Let’s examine the three kinds:

  • An “unmodified” opinion – This is the most desirable outcome of the SOC exam. This opinion means that, after reviewing the evidence, the auditor finds that the system is fairly presented and that the controls are suitably designed and for a Type 2, operating effectively over a period of time.
  • A “qualified” opinion – Auditors may issue this opinion if they find that not everything that is required is in place. For example, the description of the system may be missing relevant information or be misleading, or there may be controls that are missing or not working correctly. A qualified opinion may be issued in these cases when the deficiencies are material but not pervasive.
  • An “adverse” opinion – This is the opinion that an auditor gives if the issues with controls or system description are material and pervasive. Obviously, this is the least desired outcome.

Any tests performed by the service auditor, as well as the results of those tests, are recorded, and the overall opinion of the auditor is noted as unmodified (i.e., there were no significant issues found with the design of controls or their implementation, if appropriate), qualified or adverse.

No matter what kind of auditor opinion your organization receives, the outcome represents an opportunity. While an unmodified opinion in a SOC report is the preferred outcome, a qualified opinion is not a failure, but a chance to focus on the specific areas that should be improved to increase security and reliability. It can also provide insight into an organization’s adherence to its controls around regulatory requirements and corporate governance.

How to Use Your SOC Report

Upon receiving your SOC report, you’ll learn about the resources you need to identify blind spots, fix problems before they happen and determine which processes are effective. Because a qualified or adverse opinion, where an issue was found, documents the potential risk, it serves as a guide for implementation of new policies and controls—perhaps even a blueprint for training staff.

Here are a few examples of ways your organization may be able to fully leverage what you’ve learned from your SOC report:

  • Equip and empower your IT team. SOC reports can re-focus your company and can help to prioritize business resources to implement beneficial IT projects. This is also a chance to appropriately re-assign administrative tasks or other work to free up time for valuable IT functions.
  • Examine your vendors. A SOC report is an opportunity to take into account any vendor you work with to be sure they, too, are following appropriate standards and protocols. After all, any organization you do business with should be considered an extension of your company. One weak vendor link could be just as detrimental to data security as any internal vulnerability. Accordingly, vendors should be trained, and their processes evaluated just as you would your own.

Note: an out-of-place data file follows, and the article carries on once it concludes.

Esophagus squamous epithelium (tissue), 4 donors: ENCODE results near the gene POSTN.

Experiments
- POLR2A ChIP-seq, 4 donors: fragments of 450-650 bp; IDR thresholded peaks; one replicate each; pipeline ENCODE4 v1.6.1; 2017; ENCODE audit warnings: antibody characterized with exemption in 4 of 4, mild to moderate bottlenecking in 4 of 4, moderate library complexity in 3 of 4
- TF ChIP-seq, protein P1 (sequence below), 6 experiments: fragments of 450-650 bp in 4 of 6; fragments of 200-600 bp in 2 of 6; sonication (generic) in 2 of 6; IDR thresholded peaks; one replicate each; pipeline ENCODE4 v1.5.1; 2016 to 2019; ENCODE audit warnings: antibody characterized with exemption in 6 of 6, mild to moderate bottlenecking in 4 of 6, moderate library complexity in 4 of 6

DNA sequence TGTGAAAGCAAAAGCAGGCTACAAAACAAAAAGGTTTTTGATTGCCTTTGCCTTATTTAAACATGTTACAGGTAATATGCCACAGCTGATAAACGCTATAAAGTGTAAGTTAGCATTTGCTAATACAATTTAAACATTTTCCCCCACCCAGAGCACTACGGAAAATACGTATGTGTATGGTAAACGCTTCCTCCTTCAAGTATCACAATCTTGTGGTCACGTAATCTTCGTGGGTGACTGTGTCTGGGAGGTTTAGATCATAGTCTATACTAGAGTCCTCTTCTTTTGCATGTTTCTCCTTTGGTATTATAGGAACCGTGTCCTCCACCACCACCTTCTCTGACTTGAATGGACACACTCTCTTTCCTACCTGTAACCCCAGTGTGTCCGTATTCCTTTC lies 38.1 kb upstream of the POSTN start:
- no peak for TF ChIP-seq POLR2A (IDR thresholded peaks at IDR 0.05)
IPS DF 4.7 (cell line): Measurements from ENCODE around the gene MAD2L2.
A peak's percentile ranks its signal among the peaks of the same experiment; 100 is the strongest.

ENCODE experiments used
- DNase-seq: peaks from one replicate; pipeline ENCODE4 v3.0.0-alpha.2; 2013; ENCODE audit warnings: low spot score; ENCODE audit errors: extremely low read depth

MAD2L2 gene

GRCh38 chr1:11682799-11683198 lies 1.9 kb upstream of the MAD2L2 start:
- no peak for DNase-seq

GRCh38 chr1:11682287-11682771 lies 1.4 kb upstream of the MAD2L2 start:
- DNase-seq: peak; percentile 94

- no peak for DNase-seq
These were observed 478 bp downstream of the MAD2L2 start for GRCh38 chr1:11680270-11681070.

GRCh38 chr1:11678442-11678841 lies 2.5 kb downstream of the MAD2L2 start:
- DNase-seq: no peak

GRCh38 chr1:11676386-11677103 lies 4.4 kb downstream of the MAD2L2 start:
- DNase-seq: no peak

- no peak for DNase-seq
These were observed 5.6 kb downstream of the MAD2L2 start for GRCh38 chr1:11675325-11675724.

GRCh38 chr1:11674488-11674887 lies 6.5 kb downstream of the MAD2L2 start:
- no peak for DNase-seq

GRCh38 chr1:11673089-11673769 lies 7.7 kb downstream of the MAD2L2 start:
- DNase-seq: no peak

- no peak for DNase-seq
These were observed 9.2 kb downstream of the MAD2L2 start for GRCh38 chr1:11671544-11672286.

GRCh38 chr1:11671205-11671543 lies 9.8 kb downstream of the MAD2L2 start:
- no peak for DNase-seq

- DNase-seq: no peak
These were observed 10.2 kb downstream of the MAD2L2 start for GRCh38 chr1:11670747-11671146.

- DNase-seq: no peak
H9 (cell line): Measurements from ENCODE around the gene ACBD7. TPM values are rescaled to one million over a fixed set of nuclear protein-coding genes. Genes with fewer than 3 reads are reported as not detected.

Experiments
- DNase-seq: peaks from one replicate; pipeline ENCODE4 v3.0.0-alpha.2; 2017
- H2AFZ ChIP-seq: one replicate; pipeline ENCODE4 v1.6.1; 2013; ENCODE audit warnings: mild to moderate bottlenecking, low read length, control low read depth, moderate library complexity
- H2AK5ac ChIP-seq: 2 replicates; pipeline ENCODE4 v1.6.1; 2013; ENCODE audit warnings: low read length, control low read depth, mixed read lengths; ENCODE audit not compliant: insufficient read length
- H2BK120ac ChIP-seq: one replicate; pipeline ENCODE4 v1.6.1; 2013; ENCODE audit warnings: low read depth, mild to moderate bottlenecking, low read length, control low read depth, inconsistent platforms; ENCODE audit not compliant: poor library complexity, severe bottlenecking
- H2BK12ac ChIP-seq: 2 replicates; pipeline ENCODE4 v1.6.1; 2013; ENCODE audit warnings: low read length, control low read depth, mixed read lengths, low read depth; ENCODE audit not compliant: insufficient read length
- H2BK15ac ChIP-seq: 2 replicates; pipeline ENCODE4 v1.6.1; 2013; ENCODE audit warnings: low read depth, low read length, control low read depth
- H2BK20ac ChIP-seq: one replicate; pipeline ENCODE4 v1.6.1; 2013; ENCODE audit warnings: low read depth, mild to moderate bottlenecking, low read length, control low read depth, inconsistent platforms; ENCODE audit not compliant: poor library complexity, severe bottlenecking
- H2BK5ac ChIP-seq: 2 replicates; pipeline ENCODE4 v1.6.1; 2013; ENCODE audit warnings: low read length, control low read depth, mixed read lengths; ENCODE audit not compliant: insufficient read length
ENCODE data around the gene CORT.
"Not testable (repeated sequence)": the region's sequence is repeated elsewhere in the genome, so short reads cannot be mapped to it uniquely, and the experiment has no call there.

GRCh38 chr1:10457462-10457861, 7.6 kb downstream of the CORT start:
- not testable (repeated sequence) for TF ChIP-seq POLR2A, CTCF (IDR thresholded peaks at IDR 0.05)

• Improve effectiveness of internal controls (SOC 1 and SOC 2). If your organization receives a SOC 1 or SOC 2 report, the opinion is key in allowing your service organization to understand the impact and effectiveness of the controls in place. Should a SOC 1 or SOC 2 report find issues with the existing controls, this information can be used to target areas of improvement of the control activities.
  • Strengthen security and data protection (SOC 2). Because a SOC 2 report opinion illuminates, and in some instances, tests, the existence and effectiveness of security and internal IT controls around key trust services criteria, organizations can use the reports as a check to validate they are doing all they can to secure data and information and handle it appropriately.

All this information adds up to valuable insight that can be used to tighten up your security while simultaneously boosting customer confidence and potentially winning more business.

Chapter 7:

Conclusion

SOC Cybersecurity

Trust is your company’s biggest asset. Why take chances with it? By finding a qualified and reputable SOC auditor, you can begin the path to greater transparency and detailed reporting surrounding financial practices and data security. Obtaining a SOC report demonstrates to your customers—current and potential—that you take risk management and data security seriously.

Knowing where to begin with SOC reporting can be daunting. There’s the matter of which report to choose as well as which criteria to focus on should you choose a SOC 2 report. This is one reason why working with experienced accountants who understand the complexities of the process is of utmost importance.

Warren Averett can be an indispensable partner in the SOC audit process. We’ve developed a thorough and comprehensive Readiness Assessment that can give you peace of mind before you complete a SOC exam. Contact us today for more information on how a SOC report can improve your financial reporting, data security and your standing with customers.